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Kemp v. State

Florida Court of Appeals, Fourth District

December 13, 2017

JABARI KEMP, Appellant,
v.
STATE OF FLORIDA, Appellee.

         Not final until disposition of timely filed motion for rehearing.

          Appeal from the Circuit Court for the Fifteenth Judicial Circuit, Palm Beach County; John S. Kastrenakes, Judge; L.T. Case No. 502013CF006185A.

          Carey Haughwout, Public Defender, and Karen E. Ehrlich, Assistant Public Defender, West Palm Beach, for appellant.

          Pamela Jo Bondi, Attorney General, Tallahassee, and Allen R. Geesey, Assistant Attorney General, West Palm Beach, for appellee.

          May, J.

         A tragic accident resulted in the death of five people, and the defendant's conviction on five counts of vehicular manslaughter. He appeals his conviction and sentence. He argues the trial court erred in admitting the testimony of an accident re-constructionist, and he was procedurally prejudiced by the late disclosure of an expert opinion. We disagree and affirm.

         On the evening of the accident, the defendant was driving a Mercedes coupe northbound on I-95. He exited at Blue Heron Boulevard. According to the lead accident investigator, the curvature of that exit "would require a person to make their vehicle maneuver in such a way to make that curve."

         The defendant's car ran the red light at the end of the exit ramp, continued straight into the perpendicular lanes of traffic, and crashed into the side of a Lexus sedan that was proceeding eastbound with the green light. The State presented expert testimony that the defendant's car was travelling at 128.7 mph at the time of impact. Both cars went across the median and came to rest beyond the westbound lanes of traffic.

         The five young people in the Lexus died as a result of the accident. When paramedics arrived, the defendant was awake but "mostly in and out of consciousness." The defendant had to be extricated from his car.

         A key factual dispute was whether the defendant lost consciousness before the crash. His defense was that he blacked out and did not have control of the car at the time of the collision. He testified that he felt "very faint" about "a second or two" into the Blue Heron exit. He explained that he had never fainted before and did not know he was going to pass out. He recalled driving 65 to 70 mph before he lost consciousness. The next thing he remembered was waking up in the hospital.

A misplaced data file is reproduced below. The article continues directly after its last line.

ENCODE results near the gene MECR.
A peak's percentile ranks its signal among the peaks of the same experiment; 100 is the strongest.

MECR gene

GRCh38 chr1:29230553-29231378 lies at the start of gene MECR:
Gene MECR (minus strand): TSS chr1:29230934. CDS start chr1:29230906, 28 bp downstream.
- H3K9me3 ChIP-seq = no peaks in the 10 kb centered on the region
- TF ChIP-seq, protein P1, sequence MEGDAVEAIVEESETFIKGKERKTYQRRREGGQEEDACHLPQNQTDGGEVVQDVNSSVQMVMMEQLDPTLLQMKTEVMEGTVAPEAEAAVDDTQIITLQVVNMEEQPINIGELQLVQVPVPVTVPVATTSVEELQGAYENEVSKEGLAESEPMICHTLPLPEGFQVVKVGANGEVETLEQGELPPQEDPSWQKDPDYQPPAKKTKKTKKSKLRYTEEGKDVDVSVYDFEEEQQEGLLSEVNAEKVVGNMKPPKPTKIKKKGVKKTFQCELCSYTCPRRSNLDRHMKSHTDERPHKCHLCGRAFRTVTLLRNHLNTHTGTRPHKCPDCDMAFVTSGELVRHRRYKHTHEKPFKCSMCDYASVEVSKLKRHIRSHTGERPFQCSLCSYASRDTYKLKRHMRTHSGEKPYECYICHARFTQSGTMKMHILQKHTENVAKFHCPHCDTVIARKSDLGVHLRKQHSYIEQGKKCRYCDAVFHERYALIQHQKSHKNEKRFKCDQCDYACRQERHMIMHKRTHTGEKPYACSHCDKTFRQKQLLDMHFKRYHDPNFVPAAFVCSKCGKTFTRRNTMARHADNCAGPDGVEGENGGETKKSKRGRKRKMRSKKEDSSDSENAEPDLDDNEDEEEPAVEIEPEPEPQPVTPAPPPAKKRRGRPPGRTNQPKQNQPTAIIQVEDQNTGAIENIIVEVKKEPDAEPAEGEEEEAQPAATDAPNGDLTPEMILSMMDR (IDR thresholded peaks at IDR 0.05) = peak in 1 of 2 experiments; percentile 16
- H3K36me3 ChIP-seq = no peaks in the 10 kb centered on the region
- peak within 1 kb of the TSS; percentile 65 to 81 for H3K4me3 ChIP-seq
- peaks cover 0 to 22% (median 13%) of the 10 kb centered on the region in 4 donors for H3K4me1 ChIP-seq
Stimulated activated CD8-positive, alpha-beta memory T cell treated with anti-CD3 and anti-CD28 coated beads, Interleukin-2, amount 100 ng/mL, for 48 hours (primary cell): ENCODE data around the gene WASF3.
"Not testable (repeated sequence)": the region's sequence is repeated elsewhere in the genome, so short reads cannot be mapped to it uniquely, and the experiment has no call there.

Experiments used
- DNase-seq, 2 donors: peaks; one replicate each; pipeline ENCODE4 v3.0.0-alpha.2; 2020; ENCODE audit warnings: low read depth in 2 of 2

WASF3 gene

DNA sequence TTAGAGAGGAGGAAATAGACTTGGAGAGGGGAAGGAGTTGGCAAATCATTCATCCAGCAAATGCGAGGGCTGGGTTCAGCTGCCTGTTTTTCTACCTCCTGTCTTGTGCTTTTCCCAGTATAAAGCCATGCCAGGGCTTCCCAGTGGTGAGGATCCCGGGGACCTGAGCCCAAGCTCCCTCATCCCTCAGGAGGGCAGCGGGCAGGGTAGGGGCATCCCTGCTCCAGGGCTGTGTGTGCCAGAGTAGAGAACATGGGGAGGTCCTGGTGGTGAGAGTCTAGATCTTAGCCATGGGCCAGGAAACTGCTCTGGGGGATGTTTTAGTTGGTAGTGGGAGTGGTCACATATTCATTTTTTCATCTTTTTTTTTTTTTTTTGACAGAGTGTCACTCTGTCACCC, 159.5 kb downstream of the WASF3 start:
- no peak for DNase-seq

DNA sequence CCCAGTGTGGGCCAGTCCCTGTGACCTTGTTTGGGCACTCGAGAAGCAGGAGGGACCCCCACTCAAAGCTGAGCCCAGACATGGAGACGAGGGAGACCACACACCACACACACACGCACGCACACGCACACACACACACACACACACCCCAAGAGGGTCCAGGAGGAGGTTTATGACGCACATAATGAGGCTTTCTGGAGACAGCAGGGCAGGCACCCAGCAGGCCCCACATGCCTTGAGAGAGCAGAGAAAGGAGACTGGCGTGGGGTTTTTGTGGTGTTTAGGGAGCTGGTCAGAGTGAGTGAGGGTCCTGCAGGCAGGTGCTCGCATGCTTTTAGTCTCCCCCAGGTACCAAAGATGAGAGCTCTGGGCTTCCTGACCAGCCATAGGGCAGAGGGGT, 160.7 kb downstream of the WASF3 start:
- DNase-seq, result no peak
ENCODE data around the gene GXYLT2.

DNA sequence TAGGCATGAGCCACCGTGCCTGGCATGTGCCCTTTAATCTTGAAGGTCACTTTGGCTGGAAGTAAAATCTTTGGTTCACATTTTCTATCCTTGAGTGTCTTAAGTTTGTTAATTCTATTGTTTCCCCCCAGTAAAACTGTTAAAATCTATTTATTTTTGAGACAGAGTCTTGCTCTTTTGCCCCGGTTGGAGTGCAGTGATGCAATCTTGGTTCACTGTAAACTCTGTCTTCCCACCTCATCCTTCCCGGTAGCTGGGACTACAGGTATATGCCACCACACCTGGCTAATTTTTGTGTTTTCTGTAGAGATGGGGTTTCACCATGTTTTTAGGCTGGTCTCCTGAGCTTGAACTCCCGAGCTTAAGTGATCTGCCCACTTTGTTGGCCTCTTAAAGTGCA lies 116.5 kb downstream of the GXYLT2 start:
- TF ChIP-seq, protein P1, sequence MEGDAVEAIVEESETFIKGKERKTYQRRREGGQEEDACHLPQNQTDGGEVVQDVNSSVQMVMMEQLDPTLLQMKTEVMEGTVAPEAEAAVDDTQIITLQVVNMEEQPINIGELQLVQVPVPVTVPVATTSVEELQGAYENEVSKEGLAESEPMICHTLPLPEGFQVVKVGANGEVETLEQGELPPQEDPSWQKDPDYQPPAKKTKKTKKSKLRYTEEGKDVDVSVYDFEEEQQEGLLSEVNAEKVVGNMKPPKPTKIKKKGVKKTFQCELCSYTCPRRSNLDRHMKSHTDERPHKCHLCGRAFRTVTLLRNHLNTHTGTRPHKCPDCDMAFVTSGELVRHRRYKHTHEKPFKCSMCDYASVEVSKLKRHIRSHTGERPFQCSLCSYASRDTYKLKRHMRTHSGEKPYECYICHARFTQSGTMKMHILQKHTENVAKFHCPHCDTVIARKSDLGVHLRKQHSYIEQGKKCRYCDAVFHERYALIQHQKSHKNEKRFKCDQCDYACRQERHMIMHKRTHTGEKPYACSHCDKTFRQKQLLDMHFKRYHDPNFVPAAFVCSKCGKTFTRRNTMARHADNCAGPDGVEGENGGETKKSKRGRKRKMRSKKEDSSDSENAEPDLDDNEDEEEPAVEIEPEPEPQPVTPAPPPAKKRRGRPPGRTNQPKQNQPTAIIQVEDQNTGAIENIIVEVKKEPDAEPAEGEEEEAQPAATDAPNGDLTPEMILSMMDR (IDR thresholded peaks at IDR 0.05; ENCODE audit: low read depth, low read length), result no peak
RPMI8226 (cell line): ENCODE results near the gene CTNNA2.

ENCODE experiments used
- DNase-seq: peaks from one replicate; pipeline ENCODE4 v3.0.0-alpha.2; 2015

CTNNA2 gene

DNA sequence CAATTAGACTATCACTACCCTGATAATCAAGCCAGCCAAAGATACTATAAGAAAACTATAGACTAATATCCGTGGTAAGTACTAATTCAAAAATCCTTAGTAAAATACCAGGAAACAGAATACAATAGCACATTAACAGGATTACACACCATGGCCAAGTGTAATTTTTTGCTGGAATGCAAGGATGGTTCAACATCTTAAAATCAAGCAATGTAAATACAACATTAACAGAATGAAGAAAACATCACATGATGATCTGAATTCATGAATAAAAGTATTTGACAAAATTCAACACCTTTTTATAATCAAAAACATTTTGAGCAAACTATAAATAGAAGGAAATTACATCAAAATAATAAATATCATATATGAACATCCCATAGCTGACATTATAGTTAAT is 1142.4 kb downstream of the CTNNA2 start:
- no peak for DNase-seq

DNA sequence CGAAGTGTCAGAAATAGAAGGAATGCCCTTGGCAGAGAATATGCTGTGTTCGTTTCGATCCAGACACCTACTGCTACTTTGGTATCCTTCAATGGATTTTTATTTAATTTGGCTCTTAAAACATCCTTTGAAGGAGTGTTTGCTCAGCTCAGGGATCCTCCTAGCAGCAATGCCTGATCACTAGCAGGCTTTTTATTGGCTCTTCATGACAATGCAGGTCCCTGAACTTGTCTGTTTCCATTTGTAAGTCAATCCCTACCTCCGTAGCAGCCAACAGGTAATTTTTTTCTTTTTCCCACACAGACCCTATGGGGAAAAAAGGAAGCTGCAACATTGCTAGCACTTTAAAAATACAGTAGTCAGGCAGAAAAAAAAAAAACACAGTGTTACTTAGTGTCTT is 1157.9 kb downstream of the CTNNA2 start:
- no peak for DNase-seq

Defense counsel argued that the defendant's height and manner of sitting in his car meant that his "foot likely depressed on that pedal" after the defendant passed out, which would explain how the vehicle could have reached 128 mph. The defendant testified that he was five foot and eleven inches tall. His Mercedes sports car sat "kind of low, " and the gas pedal was "very responsive."

         A passenger in a car that passed the Lexus, described the defendant's car exiting the ramp: "It was a flying like it was - it was like somebody was unconscious in the car just going, [vroom]. It was - I thought it was flying because it wasn't turning, it was just going straight. It was just, like - like a plane diving." According to this witness, the defendant's car did not attempt to brake.

         A police officer at an unrelated traffic stop about 400 feet away from the accident "heard the sound of tires screeching on a highway effectively applying brakes and then . . . heard a large pop or a bang which was indicative of a collision having occurred." But, the officer did not see the accident, and did not know which car made the screeching sound.

         Corporal Johnson was the lead investigator. He testified that he did not see any roadway tire marks indicating the defendant was braking immediately before the crash. He was assisted by Corporal Dooley, who performed the speed calculations.

         Both issues on appeal arise from Corporal Dooley's testimony. Over the defense Daubert[1] objection and another objection to a State discovery violation, the trial court admitted Dooley's opinion that the damage to the Lexus indicated the defendant was braking his vehicle as the collision occurred.